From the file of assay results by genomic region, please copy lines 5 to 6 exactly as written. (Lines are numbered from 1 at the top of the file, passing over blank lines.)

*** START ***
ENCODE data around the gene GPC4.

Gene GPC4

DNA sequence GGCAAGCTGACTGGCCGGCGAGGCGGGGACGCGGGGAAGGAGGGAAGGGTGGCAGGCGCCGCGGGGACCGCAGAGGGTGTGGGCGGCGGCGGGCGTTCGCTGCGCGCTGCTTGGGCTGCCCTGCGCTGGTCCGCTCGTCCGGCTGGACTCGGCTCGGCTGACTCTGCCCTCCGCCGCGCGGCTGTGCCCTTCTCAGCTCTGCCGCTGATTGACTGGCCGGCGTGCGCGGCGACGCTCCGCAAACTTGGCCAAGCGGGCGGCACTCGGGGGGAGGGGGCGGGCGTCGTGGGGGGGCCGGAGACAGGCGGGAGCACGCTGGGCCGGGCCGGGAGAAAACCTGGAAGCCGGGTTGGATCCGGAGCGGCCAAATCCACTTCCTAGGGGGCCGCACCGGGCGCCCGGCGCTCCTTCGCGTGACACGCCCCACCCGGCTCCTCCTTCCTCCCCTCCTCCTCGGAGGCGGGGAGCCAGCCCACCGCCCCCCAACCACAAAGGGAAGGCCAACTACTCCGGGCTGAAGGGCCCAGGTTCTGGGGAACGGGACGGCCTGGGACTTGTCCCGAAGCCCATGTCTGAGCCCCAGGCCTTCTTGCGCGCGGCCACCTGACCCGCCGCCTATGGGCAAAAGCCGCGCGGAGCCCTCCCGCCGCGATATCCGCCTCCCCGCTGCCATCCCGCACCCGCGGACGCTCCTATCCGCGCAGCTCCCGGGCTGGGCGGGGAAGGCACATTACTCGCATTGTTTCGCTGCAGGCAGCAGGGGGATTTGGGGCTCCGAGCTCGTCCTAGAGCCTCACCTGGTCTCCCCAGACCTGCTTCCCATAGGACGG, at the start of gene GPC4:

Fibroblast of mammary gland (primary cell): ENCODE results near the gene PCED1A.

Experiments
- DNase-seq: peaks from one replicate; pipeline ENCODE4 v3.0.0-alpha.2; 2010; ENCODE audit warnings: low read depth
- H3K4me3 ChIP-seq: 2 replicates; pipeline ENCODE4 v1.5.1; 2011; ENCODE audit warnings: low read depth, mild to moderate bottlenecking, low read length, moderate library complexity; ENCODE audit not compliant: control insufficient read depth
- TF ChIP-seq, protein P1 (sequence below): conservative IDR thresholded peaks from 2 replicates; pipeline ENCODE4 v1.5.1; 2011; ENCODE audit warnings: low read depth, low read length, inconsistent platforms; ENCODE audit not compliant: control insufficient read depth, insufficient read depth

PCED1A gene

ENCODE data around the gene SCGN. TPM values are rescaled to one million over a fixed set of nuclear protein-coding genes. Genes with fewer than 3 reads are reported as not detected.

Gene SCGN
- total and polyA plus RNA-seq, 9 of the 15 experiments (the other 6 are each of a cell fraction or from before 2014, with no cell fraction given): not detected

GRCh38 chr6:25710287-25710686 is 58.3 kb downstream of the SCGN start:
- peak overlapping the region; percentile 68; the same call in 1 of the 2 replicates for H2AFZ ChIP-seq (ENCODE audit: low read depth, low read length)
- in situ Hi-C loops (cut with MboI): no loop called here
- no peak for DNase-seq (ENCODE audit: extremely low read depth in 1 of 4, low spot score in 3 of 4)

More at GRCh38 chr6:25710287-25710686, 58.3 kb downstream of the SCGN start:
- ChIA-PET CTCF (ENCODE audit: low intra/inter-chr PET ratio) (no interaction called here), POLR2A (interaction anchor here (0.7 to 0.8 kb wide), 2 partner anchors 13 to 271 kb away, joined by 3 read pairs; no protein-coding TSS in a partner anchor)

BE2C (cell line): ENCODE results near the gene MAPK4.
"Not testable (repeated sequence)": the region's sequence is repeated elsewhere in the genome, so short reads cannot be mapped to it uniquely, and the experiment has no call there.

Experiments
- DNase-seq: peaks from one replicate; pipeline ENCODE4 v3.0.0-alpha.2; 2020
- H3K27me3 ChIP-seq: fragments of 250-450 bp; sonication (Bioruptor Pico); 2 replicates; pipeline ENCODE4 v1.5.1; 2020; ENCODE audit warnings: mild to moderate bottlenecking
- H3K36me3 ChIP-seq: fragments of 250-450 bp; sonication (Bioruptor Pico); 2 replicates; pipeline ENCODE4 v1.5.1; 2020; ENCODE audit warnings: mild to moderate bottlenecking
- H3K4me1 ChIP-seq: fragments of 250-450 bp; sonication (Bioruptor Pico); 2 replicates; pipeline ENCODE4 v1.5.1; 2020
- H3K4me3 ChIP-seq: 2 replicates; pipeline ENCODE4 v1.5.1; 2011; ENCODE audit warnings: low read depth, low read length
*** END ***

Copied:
Experiments
- DNase-seq: peaks from one replicate; pipeline ENCODE4 v3.0.0-alpha.2; 2010; ENCODE audit warnings: low read depth